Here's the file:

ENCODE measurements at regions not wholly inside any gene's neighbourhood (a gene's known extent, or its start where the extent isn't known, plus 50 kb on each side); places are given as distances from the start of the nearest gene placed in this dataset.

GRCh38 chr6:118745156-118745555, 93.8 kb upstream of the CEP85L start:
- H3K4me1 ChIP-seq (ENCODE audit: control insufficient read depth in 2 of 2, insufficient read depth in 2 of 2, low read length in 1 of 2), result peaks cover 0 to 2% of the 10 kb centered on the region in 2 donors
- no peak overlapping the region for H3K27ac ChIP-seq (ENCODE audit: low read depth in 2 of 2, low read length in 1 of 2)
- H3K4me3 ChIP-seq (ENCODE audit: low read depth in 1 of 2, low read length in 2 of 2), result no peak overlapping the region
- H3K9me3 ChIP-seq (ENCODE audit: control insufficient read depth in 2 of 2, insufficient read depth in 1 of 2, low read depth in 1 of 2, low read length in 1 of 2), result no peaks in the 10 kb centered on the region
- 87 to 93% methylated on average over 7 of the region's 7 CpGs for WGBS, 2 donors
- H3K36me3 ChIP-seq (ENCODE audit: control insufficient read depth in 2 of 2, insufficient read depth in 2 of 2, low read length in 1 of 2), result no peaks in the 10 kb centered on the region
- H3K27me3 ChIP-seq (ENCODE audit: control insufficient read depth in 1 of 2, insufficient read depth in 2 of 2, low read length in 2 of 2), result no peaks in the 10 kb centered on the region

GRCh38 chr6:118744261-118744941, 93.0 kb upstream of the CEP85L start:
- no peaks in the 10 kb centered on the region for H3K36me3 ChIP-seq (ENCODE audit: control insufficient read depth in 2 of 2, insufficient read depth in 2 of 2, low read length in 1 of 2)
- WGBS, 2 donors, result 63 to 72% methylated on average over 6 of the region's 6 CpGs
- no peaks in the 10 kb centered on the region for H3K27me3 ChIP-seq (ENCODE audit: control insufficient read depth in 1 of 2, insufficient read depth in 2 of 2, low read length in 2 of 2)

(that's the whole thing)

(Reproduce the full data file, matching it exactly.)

ENCODE measurements at regions not wholly inside any gene's neighbourhood (a gene's known extent, or its start where the extent isn't known, plus 50 kb on each side); places are given as distances from the start of the nearest gene placed in this dataset.

GRCh38 chr6:118745156-118745555, 93.8 kb upstream of the CEP85L start:
- H3K4me1 ChIP-seq (ENCODE audit: control insufficient read depth in 2 of 2, insufficient read depth in 2 of 2, low read length in 1 of 2), result peaks cover 0 to 2% of the 10 kb centered on the region in 2 donors
- no peak overlapping the region for H3K27ac ChIP-seq (ENCODE audit: low read depth in 2 of 2, low read length in 1 of 2)
- H3K4me3 ChIP-seq (ENCODE audit: low read depth in 1 of 2, low read length in 2 of 2), result no peak overlapping the region
- H3K9me3 ChIP-seq (ENCODE audit: control insufficient read depth in 2 of 2, insufficient read depth in 1 of 2, low read depth in 1 of 2, low read length in 1 of 2), result no peaks in the 10 kb centered on the region
- 87 to 93% methylated on average over 7 of the region's 7 CpGs for WGBS, 2 donors
- H3K36me3 ChIP-seq (ENCODE audit: control insufficient read depth in 2 of 2, insufficient read depth in 2 of 2, low read length in 1 of 2), result no peaks in the 10 kb centered on the region
- H3K27me3 ChIP-seq (ENCODE audit: control insufficient read depth in 1 of 2, insufficient read depth in 2 of 2, low read length in 2 of 2), result no peaks in the 10 kb centered on the region

GRCh38 chr6:118744261-118744941, 93.0 kb upstream of the CEP85L start:
- no peaks in the 10 kb centered on the region for H3K36me3 ChIP-seq (ENCODE audit: control insufficient read depth in 2 of 2, insufficient read depth in 2 of 2, low read length in 1 of 2)
- WGBS, 2 donors, result 63 to 72% methylated on average over 6 of the region's 6 CpGs
- no peaks in the 10 kb centered on the region for H3K27me3 ChIP-seq (ENCODE audit: control insufficient read depth in 1 of 2, insufficient read depth in 2 of 2, low read length in 2 of 2)